MAC/20: Mines and Communities

Us Update

Published by MAC on 2007-03-23


US update

23rd March 2007

Arsenic and mercury emissions from Nevada mining may be poisoning people and wildlife - but the US environmental protection agency (EPA) is refusing to investigate the latest allegations.

What is the EPA's justification for this dereliction of duty? The agency says it "does not have reason to believe the environmental health risks or safety risks addressed by this action present a disproportionate risk to children."

In the face of such circular argumentation, residents of Crescent Valley - especially Western Shoshone - continue to suffer from nausea, diarrhea and headaches, without knowing whether these are connected with arsenic ingestion.

Last year, concerns were also expressed that mining in Nevada was also causing unacceptably high levels of airbourne mercury to fall on neighbouring states and possibly within Nevada itself. A new study has confirmed these risks but - once again - the EPA has said it sees no need to carry out further studies to test the emissions.

The biggest mining companies operating in Crescent Valley are Canada's Barrick-Placer and UK Rio Tinto (through its 100%-owned Kennecott); and, in Nevada as a whole, Newmont Mining.

A US court has ruled that county governments can ban maintain their bans on t he use of cyanide in gold mining; while a judge has blocked four"mountaintop mining" permits given to Massey Energy.

It sounds good on paper but yet another behest by industry to cut back on US carbon dioxide emissions is certainly not going to see the culprits cutting off their noses to spite their own faces. For example, Merrill Lynch's World Mining Trust plc invests in the world's major coal producers (Peabody, Rio Tinto, BHPBilliton, Anglo American, Xstrata).

Encouraging even more coal exploitation is the unproven assumption that its carbon content can and will be safely buried, is part of the strategy.

A number of prominent environmental groups in the US have started doing deals with US energy utilities and their financial backers to limit their building of coal-fired plants . Now the Sierra Club (no slouch when it comes criticising mining projects) has endorsed a new coal-fired power station. Its owner isn't even promising to reduce its use of coal, but intends instead to use so-called "carbon offsets" (which many critics would claim are actually nothing of the kind).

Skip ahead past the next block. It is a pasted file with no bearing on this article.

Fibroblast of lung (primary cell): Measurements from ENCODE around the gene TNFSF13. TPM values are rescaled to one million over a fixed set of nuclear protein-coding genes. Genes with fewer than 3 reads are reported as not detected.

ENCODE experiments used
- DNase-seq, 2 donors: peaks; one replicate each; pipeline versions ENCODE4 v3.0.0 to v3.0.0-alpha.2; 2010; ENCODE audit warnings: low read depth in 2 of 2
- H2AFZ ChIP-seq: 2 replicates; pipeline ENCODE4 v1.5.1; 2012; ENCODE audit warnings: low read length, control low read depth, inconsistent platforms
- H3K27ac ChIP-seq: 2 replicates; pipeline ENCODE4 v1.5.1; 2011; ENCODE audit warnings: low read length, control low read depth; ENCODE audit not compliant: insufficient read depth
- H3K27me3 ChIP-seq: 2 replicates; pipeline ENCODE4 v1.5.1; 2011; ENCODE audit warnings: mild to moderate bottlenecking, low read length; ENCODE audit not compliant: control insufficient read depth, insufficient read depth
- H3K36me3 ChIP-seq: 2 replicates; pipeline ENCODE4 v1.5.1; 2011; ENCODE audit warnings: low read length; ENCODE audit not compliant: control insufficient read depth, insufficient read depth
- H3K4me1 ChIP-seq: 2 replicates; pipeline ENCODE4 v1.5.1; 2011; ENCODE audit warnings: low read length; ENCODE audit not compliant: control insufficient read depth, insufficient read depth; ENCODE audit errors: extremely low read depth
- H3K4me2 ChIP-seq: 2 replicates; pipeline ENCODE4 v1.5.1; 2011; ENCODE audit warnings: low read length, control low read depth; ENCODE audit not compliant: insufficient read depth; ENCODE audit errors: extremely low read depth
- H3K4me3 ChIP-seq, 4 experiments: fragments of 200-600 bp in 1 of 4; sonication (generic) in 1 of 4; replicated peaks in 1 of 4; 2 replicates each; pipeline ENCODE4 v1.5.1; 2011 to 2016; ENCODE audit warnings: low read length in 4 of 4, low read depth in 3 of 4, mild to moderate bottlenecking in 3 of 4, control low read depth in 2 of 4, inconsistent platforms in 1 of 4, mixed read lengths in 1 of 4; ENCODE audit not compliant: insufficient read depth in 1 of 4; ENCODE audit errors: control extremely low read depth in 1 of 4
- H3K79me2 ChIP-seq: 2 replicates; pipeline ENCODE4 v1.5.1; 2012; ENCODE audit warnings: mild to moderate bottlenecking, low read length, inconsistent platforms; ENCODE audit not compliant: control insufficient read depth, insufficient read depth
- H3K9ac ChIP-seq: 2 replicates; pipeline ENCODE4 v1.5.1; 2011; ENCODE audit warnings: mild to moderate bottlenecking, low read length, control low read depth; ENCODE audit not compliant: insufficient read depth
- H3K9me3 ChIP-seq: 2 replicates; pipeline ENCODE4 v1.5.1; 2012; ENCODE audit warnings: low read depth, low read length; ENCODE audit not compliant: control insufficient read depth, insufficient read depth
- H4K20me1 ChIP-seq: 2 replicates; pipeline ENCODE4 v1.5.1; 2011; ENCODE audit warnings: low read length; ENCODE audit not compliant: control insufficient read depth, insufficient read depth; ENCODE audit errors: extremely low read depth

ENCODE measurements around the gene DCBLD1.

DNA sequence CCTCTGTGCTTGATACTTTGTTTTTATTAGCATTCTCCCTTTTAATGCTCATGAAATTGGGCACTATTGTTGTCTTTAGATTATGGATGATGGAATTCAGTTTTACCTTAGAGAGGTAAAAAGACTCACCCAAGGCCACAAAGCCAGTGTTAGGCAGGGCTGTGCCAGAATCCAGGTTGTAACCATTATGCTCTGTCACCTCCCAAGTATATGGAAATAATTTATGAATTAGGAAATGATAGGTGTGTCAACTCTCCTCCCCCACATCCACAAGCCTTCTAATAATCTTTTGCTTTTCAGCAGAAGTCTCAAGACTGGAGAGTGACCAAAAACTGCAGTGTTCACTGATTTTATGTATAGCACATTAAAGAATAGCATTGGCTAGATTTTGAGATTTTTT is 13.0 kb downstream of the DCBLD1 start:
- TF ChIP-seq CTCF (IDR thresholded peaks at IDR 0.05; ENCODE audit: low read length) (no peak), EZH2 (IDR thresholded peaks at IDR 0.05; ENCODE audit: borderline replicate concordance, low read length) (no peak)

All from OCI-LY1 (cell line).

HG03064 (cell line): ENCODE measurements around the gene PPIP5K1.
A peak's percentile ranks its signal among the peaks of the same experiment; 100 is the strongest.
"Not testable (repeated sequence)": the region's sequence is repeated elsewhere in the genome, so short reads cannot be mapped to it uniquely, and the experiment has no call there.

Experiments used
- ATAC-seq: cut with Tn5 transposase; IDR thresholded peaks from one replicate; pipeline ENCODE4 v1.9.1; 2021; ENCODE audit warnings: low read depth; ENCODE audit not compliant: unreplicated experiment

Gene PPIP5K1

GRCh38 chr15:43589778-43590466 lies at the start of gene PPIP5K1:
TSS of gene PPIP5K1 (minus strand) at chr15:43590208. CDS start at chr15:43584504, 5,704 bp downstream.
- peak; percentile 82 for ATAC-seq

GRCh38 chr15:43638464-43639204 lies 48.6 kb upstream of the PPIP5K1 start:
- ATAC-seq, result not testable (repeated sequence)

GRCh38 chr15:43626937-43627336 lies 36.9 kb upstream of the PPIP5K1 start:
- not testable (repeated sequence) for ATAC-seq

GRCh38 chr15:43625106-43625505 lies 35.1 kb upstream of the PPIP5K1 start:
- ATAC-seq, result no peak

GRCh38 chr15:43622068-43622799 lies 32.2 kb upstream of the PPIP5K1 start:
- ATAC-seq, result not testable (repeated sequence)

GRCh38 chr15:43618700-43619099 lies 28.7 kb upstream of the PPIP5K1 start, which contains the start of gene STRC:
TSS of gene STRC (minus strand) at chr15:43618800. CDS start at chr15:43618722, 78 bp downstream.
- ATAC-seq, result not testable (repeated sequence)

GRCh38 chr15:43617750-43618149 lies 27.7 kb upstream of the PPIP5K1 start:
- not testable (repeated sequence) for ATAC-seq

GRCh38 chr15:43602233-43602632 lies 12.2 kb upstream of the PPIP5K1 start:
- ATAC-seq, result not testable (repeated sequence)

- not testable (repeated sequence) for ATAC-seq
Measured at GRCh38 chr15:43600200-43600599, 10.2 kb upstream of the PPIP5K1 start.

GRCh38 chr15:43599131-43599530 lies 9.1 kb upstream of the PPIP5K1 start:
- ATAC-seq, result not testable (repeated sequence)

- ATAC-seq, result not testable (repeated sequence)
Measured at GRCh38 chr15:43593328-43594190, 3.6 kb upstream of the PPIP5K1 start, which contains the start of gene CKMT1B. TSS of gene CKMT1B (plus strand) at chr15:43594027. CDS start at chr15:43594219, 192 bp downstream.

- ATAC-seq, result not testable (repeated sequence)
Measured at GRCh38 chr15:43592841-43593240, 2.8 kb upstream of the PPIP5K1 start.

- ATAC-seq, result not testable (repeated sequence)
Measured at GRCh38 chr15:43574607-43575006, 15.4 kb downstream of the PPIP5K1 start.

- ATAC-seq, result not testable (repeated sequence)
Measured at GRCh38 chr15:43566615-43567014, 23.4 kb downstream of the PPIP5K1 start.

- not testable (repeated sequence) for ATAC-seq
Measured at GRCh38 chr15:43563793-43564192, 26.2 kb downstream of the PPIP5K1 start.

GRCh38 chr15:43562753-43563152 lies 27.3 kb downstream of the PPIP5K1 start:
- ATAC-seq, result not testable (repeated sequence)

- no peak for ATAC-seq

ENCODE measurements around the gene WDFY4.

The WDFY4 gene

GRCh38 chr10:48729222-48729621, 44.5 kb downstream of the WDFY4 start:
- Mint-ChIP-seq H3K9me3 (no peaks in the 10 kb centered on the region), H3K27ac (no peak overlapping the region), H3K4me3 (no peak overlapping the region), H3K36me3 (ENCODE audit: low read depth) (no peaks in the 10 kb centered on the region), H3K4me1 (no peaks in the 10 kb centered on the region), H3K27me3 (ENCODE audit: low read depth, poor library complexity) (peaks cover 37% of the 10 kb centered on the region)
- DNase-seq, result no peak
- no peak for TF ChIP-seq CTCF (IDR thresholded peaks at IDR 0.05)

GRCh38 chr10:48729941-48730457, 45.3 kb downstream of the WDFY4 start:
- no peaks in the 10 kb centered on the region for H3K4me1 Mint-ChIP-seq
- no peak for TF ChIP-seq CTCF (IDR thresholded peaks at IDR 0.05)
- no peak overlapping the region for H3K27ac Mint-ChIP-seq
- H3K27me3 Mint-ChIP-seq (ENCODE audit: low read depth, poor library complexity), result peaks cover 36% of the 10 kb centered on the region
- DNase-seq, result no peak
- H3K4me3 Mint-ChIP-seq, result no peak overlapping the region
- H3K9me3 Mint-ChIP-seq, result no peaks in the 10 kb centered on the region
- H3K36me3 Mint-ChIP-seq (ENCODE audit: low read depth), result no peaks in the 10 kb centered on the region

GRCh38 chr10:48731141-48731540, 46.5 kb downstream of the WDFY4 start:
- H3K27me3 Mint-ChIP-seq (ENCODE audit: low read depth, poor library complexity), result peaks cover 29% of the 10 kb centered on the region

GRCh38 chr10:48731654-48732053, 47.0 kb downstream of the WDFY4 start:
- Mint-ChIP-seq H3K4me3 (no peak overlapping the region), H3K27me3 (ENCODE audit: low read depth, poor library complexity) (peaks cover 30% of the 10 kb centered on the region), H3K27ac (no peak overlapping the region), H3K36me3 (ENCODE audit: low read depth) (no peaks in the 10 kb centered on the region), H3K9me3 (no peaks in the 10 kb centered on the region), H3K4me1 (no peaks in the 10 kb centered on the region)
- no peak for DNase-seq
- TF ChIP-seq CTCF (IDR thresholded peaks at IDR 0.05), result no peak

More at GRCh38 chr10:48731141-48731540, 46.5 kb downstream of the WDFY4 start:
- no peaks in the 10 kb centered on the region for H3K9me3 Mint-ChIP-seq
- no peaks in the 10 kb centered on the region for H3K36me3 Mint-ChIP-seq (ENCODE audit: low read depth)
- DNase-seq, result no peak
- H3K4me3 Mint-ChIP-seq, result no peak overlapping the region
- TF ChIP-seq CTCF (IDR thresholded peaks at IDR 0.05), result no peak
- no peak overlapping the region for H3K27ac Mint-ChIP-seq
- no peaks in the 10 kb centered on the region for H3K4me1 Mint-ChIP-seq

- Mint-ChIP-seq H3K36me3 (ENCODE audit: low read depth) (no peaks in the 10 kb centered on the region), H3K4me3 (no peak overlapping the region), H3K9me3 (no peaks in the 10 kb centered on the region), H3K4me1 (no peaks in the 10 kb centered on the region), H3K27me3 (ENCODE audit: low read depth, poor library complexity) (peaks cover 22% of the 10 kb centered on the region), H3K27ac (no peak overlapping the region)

At least one environmental group has broken ranks with this growing consensus. Last week, Rainforest Action Network (RAB) published and advertisement in the New York Times calling on JP Morgan Chase, Goldman Sachs, Citigroup, Morgan Stanley, Credit Suisse, Lehman Brothers and Merrill Lynch to halt all their investments in coal. (see photo below).

Further material has been offered to the American public that the Bush regime deliberately suppressed evidence which didn't concur with its policy to deny the true extent of negative climate change.

The most reviled chairman of any mining company anywhere - James Moffett of Freeport - has secured the chairmanship of what is now the world's biggest publicly-listed copper company, after the finally-concluded merger between Freeport and Phelps Dodge.

Moffett once notoriously claimed that the massive environmental degradation, caused by dumping more wastes into a river/estuarine system than any other mining operation on the planet, was the equivalent of "me pissing in the Arafura sea."

Freeport and its partner Rio Tinto have, through their operations in West Papua, committed just about every crime in the book

And now the primo genitur of these crimes and disasters takes the helm over operations in the US, Chile, Peru, DR Congo and elsewhere.

Finally, we offer our Spanish readers an account of the highly dubious relationship between senator Al Gore and zinc mining in his home state of Tennessee.

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